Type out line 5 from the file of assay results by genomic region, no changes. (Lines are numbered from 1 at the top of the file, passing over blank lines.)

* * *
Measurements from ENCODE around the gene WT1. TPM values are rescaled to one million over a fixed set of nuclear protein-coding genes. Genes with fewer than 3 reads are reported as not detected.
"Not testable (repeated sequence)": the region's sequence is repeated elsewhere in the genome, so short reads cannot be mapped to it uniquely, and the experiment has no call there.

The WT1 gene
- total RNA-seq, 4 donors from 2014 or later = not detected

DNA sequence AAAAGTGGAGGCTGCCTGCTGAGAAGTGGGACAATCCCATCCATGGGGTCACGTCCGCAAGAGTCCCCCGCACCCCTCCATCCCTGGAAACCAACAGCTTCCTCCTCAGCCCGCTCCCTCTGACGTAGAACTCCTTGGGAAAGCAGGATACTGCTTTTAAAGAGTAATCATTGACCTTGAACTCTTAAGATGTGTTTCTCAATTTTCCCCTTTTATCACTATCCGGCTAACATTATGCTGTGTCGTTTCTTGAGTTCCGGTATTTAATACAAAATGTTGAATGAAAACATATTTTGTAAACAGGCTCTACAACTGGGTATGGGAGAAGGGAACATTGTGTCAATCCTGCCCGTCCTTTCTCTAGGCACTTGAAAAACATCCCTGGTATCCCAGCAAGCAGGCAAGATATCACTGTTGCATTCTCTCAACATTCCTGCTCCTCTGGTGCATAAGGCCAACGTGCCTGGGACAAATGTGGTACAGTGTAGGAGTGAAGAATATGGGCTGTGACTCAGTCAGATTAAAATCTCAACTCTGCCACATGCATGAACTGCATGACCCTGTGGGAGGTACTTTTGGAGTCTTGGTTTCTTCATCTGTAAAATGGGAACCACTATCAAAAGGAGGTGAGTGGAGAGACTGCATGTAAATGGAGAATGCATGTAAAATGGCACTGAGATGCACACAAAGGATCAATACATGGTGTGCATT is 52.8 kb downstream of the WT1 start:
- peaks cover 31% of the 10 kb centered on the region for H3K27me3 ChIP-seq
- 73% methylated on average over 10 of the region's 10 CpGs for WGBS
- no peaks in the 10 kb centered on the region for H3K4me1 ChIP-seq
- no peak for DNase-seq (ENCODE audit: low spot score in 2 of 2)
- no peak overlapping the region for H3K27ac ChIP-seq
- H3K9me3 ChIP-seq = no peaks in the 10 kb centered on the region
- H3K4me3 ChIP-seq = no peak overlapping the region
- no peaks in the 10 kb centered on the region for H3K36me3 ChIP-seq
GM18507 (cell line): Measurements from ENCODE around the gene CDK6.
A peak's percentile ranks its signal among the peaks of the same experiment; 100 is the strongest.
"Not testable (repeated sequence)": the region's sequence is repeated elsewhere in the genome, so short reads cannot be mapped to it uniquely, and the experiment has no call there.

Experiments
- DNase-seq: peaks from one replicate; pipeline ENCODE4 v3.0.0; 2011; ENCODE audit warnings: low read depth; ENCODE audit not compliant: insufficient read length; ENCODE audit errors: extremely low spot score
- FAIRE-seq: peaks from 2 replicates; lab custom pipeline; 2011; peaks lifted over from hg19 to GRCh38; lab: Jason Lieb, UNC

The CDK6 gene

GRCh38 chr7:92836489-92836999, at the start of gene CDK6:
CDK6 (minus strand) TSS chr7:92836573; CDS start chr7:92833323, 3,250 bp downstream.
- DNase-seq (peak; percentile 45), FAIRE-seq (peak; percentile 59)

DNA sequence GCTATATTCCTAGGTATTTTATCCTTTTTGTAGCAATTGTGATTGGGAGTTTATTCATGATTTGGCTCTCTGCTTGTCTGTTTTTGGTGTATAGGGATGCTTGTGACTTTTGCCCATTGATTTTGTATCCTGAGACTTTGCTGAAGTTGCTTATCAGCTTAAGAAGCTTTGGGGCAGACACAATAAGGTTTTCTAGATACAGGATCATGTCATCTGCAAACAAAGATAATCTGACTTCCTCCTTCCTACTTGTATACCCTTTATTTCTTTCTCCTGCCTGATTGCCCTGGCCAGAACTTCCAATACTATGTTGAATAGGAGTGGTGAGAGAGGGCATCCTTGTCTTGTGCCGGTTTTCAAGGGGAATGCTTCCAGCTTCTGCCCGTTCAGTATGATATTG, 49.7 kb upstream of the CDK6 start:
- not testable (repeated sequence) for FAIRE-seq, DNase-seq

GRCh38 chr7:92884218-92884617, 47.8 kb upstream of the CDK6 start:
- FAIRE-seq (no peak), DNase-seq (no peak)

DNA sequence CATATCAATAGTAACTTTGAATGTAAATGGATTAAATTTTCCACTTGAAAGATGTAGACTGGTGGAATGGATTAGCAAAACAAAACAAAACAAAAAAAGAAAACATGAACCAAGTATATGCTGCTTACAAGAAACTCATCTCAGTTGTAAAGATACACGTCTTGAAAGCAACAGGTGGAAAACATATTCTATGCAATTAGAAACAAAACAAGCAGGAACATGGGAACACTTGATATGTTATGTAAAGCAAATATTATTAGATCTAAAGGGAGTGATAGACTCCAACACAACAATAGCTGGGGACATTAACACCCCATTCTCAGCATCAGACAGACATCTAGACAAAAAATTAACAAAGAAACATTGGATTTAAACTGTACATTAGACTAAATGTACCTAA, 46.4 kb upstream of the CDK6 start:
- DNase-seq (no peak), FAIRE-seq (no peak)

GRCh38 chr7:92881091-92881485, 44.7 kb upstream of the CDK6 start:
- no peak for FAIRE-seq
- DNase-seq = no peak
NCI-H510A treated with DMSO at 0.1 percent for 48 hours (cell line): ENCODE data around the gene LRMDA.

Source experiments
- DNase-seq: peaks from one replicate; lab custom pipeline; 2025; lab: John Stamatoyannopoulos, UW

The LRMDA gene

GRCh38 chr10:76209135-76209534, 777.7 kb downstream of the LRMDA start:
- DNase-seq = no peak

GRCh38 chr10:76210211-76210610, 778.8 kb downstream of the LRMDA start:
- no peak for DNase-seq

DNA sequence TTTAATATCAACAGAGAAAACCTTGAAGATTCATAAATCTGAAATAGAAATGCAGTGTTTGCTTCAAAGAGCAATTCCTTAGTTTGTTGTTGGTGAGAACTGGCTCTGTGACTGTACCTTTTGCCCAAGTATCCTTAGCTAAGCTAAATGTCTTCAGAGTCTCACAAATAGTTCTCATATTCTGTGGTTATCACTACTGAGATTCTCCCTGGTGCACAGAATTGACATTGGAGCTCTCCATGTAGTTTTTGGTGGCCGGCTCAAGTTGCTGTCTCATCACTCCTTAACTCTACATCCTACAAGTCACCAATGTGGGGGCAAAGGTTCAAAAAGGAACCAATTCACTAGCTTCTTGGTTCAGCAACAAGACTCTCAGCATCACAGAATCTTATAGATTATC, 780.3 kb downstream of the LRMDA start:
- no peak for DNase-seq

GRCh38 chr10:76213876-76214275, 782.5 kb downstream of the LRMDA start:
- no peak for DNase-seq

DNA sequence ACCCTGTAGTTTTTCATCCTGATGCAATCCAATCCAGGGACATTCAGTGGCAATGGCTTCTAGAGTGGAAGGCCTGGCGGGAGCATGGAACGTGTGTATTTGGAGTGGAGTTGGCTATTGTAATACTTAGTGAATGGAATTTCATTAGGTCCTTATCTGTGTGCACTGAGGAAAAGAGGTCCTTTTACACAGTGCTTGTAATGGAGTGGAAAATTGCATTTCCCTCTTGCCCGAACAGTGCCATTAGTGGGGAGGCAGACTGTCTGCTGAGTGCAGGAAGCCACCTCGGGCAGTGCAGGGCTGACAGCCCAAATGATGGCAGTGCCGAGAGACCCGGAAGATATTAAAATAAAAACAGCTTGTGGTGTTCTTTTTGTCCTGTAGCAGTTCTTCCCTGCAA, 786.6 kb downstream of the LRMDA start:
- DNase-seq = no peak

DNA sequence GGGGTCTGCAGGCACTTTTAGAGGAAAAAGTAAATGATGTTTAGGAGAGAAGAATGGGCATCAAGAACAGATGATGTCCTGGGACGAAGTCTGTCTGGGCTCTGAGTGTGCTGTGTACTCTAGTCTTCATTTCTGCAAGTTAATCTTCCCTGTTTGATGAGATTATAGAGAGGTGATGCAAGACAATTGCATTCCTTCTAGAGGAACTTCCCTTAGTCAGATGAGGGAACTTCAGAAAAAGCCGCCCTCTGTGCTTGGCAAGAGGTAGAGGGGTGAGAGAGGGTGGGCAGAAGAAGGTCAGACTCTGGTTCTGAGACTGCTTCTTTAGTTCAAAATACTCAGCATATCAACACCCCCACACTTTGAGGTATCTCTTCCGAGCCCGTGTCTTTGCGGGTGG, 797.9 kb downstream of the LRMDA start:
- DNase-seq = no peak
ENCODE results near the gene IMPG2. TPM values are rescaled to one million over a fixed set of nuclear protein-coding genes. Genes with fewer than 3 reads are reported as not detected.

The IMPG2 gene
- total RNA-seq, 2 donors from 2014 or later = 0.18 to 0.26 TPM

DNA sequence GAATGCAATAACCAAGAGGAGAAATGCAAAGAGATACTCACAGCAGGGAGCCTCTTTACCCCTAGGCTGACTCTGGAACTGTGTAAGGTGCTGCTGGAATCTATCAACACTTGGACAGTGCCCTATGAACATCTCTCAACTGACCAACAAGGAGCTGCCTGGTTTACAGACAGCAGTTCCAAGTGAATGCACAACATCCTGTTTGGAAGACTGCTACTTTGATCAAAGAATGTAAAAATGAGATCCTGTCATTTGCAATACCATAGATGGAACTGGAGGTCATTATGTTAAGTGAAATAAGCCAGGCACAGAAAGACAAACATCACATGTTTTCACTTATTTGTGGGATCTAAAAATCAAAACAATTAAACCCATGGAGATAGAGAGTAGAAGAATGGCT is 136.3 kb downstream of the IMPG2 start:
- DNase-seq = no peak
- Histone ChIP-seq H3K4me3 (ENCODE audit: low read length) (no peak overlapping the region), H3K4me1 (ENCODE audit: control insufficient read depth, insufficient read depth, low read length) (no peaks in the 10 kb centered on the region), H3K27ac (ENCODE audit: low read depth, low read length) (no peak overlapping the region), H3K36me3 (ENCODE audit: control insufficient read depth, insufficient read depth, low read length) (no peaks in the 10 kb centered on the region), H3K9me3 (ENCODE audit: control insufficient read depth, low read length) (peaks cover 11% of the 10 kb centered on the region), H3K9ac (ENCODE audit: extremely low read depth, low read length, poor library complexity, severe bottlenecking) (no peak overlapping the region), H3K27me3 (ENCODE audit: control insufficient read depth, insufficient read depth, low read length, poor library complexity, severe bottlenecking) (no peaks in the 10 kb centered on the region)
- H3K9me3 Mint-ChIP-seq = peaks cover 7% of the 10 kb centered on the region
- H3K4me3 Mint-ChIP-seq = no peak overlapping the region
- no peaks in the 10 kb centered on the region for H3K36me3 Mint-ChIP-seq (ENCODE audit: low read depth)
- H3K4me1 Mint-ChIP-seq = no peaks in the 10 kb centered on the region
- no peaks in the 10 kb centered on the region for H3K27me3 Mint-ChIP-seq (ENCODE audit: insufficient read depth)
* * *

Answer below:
DNA sequence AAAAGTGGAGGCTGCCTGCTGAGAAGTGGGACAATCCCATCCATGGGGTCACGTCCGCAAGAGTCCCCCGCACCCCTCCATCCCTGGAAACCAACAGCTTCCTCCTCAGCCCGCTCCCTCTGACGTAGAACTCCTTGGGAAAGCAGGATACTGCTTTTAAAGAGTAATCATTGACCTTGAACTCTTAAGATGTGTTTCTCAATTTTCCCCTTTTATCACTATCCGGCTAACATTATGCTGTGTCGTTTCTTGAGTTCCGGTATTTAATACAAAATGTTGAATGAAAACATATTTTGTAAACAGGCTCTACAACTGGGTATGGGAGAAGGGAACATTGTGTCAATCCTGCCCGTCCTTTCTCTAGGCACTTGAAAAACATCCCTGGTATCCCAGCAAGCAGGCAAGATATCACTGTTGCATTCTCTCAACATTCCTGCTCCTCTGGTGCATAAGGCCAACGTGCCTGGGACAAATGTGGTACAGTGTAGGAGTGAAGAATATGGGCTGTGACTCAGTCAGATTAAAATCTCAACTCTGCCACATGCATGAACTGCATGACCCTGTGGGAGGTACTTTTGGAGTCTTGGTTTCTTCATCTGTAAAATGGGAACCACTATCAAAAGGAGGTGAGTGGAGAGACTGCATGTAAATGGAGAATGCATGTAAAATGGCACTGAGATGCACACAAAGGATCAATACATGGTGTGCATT is 52.8 kb downstream of the WT1 start: